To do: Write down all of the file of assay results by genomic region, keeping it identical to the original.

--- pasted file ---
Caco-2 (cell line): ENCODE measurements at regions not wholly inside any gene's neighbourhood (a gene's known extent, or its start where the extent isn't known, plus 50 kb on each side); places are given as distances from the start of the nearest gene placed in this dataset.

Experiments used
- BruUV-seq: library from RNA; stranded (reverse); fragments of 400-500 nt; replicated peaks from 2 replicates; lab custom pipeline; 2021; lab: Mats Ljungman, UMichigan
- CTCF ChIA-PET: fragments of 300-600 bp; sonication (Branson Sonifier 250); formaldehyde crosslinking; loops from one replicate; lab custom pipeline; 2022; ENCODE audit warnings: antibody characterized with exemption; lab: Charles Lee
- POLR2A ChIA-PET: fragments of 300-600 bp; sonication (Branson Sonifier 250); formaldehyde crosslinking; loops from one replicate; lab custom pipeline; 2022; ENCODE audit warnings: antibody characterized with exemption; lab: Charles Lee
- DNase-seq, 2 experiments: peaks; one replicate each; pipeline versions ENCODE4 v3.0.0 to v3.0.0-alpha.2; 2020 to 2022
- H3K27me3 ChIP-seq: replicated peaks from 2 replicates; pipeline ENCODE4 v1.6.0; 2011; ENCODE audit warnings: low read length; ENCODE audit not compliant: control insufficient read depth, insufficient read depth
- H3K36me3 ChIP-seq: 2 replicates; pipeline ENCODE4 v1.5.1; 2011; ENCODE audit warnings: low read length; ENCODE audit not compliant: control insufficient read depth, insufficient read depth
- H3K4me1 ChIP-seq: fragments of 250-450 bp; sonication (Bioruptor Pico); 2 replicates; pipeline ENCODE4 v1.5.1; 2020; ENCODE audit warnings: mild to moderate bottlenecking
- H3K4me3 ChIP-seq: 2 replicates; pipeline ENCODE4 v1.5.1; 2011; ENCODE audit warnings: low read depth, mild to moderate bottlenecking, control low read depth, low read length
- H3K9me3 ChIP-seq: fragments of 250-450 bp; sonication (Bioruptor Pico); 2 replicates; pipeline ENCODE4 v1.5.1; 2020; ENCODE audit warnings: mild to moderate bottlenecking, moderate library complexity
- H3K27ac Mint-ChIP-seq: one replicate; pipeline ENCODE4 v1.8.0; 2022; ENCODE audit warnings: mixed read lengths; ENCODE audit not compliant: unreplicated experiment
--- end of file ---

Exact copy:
Caco-2 (cell line): ENCODE measurements at regions not wholly inside any gene's neighbourhood (a gene's known extent, or its start where the extent isn't known, plus 50 kb on each side); places are given as distances from the start of the nearest gene placed in this dataset.

Experiments used
- BruUV-seq: library from RNA; stranded (reverse); fragments of 400-500 nt; replicated peaks from 2 replicates; lab custom pipeline; 2021; lab: Mats Ljungman, UMichigan
- CTCF ChIA-PET: fragments of 300-600 bp; sonication (Branson Sonifier 250); formaldehyde crosslinking; loops from one replicate; lab custom pipeline; 2022; ENCODE audit warnings: antibody characterized with exemption; lab: Charles Lee
- POLR2A ChIA-PET: fragments of 300-600 bp; sonication (Branson Sonifier 250); formaldehyde crosslinking; loops from one replicate; lab custom pipeline; 2022; ENCODE audit warnings: antibody characterized with exemption; lab: Charles Lee
- DNase-seq, 2 experiments: peaks; one replicate each; pipeline versions ENCODE4 v3.0.0 to v3.0.0-alpha.2; 2020 to 2022
- H3K27me3 ChIP-seq: replicated peaks from 2 replicates; pipeline ENCODE4 v1.6.0; 2011; ENCODE audit warnings: low read length; ENCODE audit not compliant: control insufficient read depth, insufficient read depth
- H3K36me3 ChIP-seq: 2 replicates; pipeline ENCODE4 v1.5.1; 2011; ENCODE audit warnings: low read length; ENCODE audit not compliant: control insufficient read depth, insufficient read depth
- H3K4me1 ChIP-seq: fragments of 250-450 bp; sonication (Bioruptor Pico); 2 replicates; pipeline ENCODE4 v1.5.1; 2020; ENCODE audit warnings: mild to moderate bottlenecking
- H3K4me3 ChIP-seq: 2 replicates; pipeline ENCODE4 v1.5.1; 2011; ENCODE audit warnings: low read depth, mild to moderate bottlenecking, control low read depth, low read length
- H3K9me3 ChIP-seq: fragments of 250-450 bp; sonication (Bioruptor Pico); 2 replicates; pipeline ENCODE4 v1.5.1; 2020; ENCODE audit warnings: mild to moderate bottlenecking, moderate library complexity
- H3K27ac Mint-ChIP-seq: one replicate; pipeline ENCODE4 v1.8.0; 2022; ENCODE audit warnings: mixed read lengths; ENCODE audit not compliant: unreplicated experiment